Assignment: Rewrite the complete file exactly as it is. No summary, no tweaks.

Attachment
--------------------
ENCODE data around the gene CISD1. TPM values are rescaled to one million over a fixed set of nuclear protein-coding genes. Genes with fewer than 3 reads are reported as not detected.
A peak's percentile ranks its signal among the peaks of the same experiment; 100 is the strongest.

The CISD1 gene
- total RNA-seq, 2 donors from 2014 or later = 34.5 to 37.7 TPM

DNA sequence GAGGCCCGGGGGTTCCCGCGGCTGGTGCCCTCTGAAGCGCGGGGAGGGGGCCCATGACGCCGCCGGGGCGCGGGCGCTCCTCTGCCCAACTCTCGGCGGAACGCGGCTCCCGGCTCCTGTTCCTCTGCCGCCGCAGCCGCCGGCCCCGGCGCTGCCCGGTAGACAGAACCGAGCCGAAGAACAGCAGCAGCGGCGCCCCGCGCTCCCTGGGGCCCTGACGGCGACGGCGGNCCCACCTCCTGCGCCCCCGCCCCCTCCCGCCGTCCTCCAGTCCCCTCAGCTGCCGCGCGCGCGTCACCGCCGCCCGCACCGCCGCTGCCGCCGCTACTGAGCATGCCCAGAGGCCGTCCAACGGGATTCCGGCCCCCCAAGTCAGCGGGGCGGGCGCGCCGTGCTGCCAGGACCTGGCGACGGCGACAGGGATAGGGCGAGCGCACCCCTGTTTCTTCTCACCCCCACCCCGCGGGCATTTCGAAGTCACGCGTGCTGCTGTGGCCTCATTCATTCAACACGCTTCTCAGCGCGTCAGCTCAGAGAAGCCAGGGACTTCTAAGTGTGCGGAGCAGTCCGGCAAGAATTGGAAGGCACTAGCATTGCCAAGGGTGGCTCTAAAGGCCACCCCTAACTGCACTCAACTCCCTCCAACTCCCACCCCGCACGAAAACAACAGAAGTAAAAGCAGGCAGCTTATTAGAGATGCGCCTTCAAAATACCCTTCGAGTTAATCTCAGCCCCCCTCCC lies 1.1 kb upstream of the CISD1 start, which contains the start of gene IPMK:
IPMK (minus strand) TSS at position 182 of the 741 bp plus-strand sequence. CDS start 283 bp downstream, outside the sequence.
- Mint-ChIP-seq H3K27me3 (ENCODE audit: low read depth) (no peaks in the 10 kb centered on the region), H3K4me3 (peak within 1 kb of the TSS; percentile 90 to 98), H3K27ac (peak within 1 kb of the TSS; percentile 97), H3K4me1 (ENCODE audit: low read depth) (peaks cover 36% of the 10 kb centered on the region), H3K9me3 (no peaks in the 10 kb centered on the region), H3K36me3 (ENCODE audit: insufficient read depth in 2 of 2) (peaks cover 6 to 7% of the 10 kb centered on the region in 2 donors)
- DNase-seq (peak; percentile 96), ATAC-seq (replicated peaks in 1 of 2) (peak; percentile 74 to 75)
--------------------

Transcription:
ENCODE data around the gene CISD1. TPM values are rescaled to one million over a fixed set of nuclear protein-coding genes. Genes with fewer than 3 reads are reported as not detected.
A peak's percentile ranks its signal among the peaks of the same experiment; 100 is the strongest.

The CISD1 gene
- total RNA-seq, 2 donors from 2014 or later = 34.5 to 37.7 TPM

DNA sequence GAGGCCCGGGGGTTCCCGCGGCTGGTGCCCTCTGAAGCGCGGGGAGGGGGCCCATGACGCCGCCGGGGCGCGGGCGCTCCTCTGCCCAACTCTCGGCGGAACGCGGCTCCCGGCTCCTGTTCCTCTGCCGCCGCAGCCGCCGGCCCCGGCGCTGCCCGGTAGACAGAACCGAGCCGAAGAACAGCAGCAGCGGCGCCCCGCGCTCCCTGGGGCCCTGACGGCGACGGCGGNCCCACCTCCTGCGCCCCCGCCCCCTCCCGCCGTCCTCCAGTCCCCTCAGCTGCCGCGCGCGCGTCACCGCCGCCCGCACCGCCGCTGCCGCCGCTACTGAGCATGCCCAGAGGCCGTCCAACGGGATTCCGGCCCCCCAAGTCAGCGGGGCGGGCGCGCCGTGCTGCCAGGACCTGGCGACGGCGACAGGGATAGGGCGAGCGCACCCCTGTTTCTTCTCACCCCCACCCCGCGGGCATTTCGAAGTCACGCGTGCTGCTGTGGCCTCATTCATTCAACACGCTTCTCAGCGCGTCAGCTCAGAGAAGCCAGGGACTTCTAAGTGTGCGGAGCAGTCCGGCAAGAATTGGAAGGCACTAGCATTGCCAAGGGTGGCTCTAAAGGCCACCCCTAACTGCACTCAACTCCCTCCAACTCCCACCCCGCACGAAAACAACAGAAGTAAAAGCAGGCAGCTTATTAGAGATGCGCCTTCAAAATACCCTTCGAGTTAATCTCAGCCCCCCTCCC lies 1.1 kb upstream of the CISD1 start, which contains the start of gene IPMK:
IPMK (minus strand) TSS at position 182 of the 741 bp plus-strand sequence. CDS start 283 bp downstream, outside the sequence.
- Mint-ChIP-seq H3K27me3 (ENCODE audit: low read depth) (no peaks in the 10 kb centered on the region), H3K4me3 (peak within 1 kb of the TSS; percentile 90 to 98), H3K27ac (peak within 1 kb of the TSS; percentile 97), H3K4me1 (ENCODE audit: low read depth) (peaks cover 36% of the 10 kb centered on the region), H3K9me3 (no peaks in the 10 kb centered on the region), H3K36me3 (ENCODE audit: insufficient read depth in 2 of 2) (peaks cover 6 to 7% of the 10 kb centered on the region in 2 donors)
- DNase-seq (peak; percentile 96), ATAC-seq (replicated peaks in 1 of 2) (peak; percentile 74 to 75)